New-York, May 21, 1824.
Believing that the United States Military and Philosophical Society may be considered as dissolved, by reason of a non-compliance with the terms of its constitution for many years past, several of the members have proposed an application of its unappropriated funds to the endowment of the Lyceum of Natural History in New-York with a Library. Since the last meeting of the Military and Philosophical Society, in 1809, deaths and resignations have removed every officer except the Secretaries; and from the provisions of its constitution, requiring annual elections, it is, perhaps at this time, without officers or organization of any kind. Besides which, since the same period, more than one-third of the members have been numbered with the dead. Indeed, the objects for which we had associated have, in part, been anticipated by the liberal patronage of the general Government toward the Military Academy, where an extensive Library is founded; and, in part, by other institutions more local, and consequently more efficient.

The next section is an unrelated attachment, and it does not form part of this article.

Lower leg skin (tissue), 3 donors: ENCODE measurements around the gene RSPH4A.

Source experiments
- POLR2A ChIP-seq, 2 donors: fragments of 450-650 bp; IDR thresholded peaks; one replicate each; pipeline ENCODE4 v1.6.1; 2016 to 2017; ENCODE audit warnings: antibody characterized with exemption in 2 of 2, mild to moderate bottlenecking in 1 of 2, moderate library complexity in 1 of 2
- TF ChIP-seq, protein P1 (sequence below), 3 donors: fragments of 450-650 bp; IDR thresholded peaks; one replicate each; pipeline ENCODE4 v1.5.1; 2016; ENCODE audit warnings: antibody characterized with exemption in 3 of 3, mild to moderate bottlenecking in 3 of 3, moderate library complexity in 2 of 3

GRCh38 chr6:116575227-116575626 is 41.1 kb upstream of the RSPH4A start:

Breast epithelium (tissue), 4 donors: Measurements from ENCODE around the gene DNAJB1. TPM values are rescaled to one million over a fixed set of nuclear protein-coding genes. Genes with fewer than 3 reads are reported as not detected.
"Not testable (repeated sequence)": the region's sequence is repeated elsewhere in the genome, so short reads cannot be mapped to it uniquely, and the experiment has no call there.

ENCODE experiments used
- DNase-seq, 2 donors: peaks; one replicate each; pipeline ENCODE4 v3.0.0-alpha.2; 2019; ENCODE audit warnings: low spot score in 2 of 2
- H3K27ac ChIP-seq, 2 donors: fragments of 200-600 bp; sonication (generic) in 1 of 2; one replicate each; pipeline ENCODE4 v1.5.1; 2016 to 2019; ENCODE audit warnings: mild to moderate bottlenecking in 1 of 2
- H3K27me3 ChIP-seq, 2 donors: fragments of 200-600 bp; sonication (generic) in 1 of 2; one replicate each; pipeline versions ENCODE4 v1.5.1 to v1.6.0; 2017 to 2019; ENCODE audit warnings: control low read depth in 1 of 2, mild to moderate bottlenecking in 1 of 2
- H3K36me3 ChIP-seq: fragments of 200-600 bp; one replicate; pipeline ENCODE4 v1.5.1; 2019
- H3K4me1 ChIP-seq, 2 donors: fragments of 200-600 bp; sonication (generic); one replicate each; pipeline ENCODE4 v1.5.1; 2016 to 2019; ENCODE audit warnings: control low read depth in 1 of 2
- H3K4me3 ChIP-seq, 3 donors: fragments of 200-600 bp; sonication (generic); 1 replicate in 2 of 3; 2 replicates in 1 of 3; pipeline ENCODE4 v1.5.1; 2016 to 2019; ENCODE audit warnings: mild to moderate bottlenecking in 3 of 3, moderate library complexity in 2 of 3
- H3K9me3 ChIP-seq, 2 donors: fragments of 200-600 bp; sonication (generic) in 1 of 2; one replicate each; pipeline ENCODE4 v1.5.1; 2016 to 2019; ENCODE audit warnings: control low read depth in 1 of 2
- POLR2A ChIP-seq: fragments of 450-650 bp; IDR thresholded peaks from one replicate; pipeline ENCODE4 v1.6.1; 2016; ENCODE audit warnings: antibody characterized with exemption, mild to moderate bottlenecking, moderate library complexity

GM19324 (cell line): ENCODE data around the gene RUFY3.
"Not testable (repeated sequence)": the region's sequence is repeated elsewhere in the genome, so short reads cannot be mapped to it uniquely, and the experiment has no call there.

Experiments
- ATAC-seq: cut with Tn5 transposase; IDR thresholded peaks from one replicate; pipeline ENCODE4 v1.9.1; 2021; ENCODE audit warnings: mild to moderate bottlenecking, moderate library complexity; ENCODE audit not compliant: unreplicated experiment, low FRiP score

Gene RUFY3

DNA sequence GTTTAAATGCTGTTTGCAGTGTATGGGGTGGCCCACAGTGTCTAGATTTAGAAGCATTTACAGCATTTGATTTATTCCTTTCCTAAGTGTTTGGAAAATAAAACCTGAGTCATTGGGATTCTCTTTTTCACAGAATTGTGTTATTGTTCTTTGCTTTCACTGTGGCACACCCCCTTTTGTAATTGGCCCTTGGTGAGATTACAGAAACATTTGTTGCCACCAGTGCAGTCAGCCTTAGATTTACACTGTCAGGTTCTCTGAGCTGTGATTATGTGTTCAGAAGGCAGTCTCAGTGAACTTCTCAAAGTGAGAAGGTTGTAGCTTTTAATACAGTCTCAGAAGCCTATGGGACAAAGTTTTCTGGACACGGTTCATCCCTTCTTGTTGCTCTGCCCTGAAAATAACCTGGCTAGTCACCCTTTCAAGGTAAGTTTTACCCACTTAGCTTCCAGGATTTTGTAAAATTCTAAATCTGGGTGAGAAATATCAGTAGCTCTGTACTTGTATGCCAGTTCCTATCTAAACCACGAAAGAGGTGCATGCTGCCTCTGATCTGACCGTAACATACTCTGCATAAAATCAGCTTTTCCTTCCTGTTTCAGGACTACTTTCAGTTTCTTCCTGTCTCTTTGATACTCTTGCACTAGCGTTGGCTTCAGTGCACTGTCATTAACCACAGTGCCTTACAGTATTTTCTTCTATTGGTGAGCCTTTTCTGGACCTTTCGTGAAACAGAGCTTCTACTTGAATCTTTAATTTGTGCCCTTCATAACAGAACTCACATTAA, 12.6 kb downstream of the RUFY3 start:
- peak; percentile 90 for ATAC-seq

There is now belonging to the Military and Philosophical Society a sum exceeding 2000 dollars, deposited in this City. It is sufficient to endow the Lyceum with a useful and lasting memorial of our munificence, by a present of books adapted to its purposes, and I should be pleased if you concur with me in giving your assent to that effect. There is no scientific institution with which I am acquainted, that gives greater promise of utility and honour to the country than the New-York Lyceum. It is conducted with zeal, and is already permanently established and successfully engaged.
Their want of books is a serious drawback to the advancement of these branches of science, and I am not aware that the purposes for which we associated can, under existing circumstances, be more efficiently promoted, nor our remaining funds be more usefully and judiciously employed, than by the adoption of this arrangement.
Should you approve of it, be pleased to signify the same to me by letter. In case the measure is adopted and you would like to become a member of the Lyceum, that Society will, I am assured, be gratified in conferring this, and such other honours as it is in its power to bestow.
I am, respectfully, / Your obedient servant,
J. G. Swift,
Last elected Corresponding Secretary.
MHi: Adams Papers.